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24 April 2008

And the winner is: the lawyers

Clinton's victory in Pennsylvania points the way to a farcical legal finale to the Democratic race

By Andrew Stephen

Remember my vision at the beginning of the month, with planeloads of Obama lawyers and Clinton lawyers jetting in to Denver at the end of August to argue who the Democratic presidential nominee should be? Hillary Clinton’s decisive, ten-point victory in Pennsylvania on 22 April brought that prospect ever closer, even assuming that Barack Obama trounces her in North Carolina on 6 May. Lawyers fighting furiously at the Pepsi Centre in Denver would be a fitting climax to show succinctly just how farcically chaotic the primaries system is – just, of course, when gung-ho, US-loving Brits are arguing that Britain itself should be introducing primaries.

Had the Democratic rules been the same as the Republican party’s – where the winner takes all the delegates in the states he or she wins, much as the electoral college system will work in November – Clinton would be ahead of Obama by a slightly bigger margin than he currently has.

So the decision, increasingly, will rest in the hands of the 245 super-delegates not yet com mitted to either candidate and those of 62 more who have not been named. The Obama lawyers’ arguments will centre around the statistics of the primaries and caucuses where he will have won a slim majority of delegates, while Clinton ites will insist (among other things) that Obama’s failure to win six of the country’s biggest seven states – Illinois, his home state, being the exception – shows that he will not be able to carry those states against John McCain and thus win the presidency for the Democrats.

In Pennsylvania, where 150,000 Obama supporters have registered as Democrats since January, Obama outspent Clinton by between three and four times – yet was still unable to romp to what the world has long since decided will be his inevitable victory, just as he had failed in Ohio and Texas seven weeks before. The Obama campaign spent $11.2m in Pennsylvania alone on what became a series of increasingly hostile television ads, compared with Clinton’s $4.8m.

Clinton’s ads, however, were more telling. “In the last ten years, Barack Obama has taken almost $2m from lobbyists, corporations and PACs,” intoned one, accompanied by a fast-scrolling list of the companies involved. “The head of his New Hampshire campaign is a drug company lobbyist, in Indiana an energy lobbyist, a casino lobbyist in Nevada – and Obama’s attacking Hillary?”

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The “animosity” of the campaign, however, has been hugely exaggerated – as anybody who has been to a typical Prime Minister’s Questions could testify – and there is still plenty of scope for it to get much worse. Far more depressing so far, as exit polls from last Tuesday’s primary showed, is that the country is increasingly divided along income, racial, gender and age boundaries. Men voted for Obama by 53-46 per cent, women for Clinton by 56-44. Black people voted for Obama by 92-8. Those aged between 18 and 29 voted 62-38 in favour of Obama, while people over 65 chose Clinton by 61-39.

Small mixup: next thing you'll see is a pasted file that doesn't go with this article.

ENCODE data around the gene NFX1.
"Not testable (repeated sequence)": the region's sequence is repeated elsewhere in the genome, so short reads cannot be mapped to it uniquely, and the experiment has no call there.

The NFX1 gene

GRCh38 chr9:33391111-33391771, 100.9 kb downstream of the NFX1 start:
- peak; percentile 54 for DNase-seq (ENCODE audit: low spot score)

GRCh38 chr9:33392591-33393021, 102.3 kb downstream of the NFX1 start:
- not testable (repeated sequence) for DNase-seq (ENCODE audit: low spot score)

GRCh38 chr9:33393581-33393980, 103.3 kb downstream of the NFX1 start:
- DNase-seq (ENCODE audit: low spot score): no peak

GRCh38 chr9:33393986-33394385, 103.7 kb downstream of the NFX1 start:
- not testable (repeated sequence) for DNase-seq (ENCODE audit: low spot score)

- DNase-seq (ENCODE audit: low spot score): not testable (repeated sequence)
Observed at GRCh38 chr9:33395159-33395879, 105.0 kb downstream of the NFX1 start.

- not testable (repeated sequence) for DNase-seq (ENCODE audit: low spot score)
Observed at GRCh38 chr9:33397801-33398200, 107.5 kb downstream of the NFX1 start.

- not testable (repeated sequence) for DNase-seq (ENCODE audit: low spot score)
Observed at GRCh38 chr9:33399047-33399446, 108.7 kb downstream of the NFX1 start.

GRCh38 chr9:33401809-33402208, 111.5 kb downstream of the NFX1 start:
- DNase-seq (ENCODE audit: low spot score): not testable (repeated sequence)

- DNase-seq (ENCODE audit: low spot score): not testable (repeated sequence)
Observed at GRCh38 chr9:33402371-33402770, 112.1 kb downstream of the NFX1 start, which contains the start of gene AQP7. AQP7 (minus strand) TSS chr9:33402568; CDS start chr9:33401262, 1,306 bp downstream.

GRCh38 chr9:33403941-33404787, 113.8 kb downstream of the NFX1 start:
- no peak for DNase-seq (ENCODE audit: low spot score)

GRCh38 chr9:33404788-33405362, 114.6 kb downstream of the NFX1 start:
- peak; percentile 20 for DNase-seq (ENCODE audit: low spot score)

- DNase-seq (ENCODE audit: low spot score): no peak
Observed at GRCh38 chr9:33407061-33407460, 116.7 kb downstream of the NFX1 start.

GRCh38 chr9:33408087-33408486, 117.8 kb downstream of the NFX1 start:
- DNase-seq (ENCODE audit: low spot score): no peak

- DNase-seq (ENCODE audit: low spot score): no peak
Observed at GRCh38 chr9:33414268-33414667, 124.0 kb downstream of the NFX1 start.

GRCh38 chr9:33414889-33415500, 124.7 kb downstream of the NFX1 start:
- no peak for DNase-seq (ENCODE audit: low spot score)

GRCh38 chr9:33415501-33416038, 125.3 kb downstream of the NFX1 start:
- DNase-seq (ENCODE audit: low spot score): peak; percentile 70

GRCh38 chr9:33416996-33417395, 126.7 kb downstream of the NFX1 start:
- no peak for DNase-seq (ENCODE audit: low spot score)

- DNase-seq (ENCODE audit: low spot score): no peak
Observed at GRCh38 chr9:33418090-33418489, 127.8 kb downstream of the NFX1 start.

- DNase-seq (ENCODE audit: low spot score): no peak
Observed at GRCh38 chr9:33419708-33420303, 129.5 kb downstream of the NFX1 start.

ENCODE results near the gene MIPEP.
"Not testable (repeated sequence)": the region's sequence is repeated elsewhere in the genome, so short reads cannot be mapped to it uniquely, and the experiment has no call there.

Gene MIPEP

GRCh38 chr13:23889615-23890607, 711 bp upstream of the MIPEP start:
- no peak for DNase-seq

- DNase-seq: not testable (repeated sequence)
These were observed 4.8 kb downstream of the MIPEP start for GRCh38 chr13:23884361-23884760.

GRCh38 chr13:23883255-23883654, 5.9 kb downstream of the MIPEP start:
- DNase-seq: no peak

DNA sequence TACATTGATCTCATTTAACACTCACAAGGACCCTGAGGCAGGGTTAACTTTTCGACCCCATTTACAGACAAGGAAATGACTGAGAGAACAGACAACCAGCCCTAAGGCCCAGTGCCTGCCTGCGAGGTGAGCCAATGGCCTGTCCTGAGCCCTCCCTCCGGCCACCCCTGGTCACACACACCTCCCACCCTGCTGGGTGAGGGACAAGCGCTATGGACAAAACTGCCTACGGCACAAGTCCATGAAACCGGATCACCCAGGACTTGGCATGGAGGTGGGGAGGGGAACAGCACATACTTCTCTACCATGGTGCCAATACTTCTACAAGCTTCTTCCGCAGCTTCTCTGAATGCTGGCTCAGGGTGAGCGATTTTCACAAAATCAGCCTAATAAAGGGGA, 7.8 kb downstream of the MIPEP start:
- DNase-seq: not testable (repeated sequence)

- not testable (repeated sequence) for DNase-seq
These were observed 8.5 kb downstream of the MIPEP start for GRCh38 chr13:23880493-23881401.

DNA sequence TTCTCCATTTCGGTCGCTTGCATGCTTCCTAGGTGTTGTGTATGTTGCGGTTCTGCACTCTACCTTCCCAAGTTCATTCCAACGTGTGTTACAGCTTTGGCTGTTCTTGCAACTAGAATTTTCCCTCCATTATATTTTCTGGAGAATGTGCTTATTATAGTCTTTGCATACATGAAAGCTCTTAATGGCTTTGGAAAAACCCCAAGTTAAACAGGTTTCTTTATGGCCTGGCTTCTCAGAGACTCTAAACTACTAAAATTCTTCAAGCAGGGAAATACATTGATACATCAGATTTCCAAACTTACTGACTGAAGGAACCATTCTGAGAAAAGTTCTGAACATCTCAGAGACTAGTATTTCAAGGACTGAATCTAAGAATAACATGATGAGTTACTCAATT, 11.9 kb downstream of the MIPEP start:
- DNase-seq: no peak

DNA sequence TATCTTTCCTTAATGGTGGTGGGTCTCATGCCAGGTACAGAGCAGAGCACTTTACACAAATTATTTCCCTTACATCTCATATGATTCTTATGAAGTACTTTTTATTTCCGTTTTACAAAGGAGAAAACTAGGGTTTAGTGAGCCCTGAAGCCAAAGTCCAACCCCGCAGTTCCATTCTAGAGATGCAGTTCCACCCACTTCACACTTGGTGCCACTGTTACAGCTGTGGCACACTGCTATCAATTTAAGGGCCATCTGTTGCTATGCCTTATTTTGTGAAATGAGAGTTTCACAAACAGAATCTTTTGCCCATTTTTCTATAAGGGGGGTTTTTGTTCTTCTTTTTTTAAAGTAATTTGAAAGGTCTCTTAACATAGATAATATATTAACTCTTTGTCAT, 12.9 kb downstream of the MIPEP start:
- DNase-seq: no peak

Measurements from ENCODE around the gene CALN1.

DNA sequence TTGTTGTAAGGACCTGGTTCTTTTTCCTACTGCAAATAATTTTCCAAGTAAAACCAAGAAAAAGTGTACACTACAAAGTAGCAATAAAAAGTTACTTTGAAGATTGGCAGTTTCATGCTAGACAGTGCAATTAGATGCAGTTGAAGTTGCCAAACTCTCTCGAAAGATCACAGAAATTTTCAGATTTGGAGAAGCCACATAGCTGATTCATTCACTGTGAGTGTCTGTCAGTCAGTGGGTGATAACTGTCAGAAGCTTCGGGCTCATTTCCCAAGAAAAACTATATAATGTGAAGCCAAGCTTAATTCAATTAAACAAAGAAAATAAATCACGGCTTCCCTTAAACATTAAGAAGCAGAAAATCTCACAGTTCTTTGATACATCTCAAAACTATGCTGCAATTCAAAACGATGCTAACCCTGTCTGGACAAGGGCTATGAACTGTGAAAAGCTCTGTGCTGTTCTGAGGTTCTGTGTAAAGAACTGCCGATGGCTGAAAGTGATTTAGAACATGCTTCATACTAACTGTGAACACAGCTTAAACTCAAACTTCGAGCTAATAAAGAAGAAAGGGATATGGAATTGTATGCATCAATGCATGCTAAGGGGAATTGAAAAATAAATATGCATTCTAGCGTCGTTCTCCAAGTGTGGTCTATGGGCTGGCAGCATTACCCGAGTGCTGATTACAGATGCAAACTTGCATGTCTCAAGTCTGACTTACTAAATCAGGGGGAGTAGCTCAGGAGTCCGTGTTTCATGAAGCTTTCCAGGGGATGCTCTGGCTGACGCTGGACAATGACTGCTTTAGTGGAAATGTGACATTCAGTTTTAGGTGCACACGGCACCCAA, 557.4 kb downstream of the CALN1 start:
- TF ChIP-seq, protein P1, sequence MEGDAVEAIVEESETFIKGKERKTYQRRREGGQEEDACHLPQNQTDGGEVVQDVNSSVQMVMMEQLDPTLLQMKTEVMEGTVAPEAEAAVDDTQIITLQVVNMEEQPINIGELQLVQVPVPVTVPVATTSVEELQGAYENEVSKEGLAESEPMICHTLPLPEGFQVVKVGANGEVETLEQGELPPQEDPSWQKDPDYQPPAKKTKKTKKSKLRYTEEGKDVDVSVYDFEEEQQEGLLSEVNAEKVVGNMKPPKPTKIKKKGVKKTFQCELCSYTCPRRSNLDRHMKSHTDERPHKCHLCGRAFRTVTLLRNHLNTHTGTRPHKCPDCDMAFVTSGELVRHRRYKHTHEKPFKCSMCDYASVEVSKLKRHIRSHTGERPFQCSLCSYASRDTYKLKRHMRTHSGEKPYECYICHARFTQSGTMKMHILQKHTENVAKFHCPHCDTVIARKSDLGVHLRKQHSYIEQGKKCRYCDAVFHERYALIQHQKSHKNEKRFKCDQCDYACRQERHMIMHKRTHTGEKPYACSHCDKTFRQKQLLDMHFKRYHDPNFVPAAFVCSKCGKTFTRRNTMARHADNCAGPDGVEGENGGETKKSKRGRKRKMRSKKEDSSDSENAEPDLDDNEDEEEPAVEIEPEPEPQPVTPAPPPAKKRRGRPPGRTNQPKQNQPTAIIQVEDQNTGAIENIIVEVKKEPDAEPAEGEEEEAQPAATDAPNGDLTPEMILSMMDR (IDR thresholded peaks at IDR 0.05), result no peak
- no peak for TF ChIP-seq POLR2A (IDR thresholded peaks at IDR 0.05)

Most revealing of all is that, in this economically battered, enormous state, voters earning between $30,000 and $50,000 a year went for Clinton by 56-44 per cent – while those earning more than $200,000 voted for Obama by an astonishing 65-35. That kind of data fits neatly into a stereotype of Obama on which Clinton could yet capitalise: that he is an out-of-touch preppie whose entire upbringing was outside mainland America; that while she went to a typical state high school in Middle America, he went to the elitist private Punahou school in Hawaii.

Strengths and weaknesses

The genius of Obama’s campaign is that it has somehow been able so far to put forward a public persona that is completely at odds with the yuppie reality; his weakness, as his last televised debate with Clinton showed, is that he is easily rattled. Clinton, in turn, has shown enormous physical and emotional durability but at the expense of seeming less human. She has been strangely reluctant to put the knife into Obama, too, despite a plethora of potentially harmful material still ignored by the mainstream media.

And those money problems are only going to proliferate for her, even though Clinton’s team says she raised nearly $2.5m in the first three hours after polls closed on Tuesday night in Pennsylvania. Obama, who has now switched his drab 737 for a spanking 757 campaign jet, raised a staggering $42m in March alone – while the Clinton campaign is mired in debts of $10.3m.

The Clinton team will now fight to the death to have the “nullified” Florida and Michigan primaries included as legitimate. Should they be counted now, in fact, Clinton’s Pennsylvania victory may already have edged her ahead of Obama in the popular vote. Obama could easily see his $42m disappear in lawyers’ bills on this issue alone, but his case is dicey; in Florida, another superstate that the hard-headed super- delegates know the Democrats must win if they are to defeat McCain in November, his name was on the ballot paper alongside Clinton’s.

So now we move on to North Carolina and Indiana and beyond, then finally south to Puerto Rico on 3 June before heading back to Denver in August. Hillary will not wilt, we now know that. But why can’t Barack clinch the deal?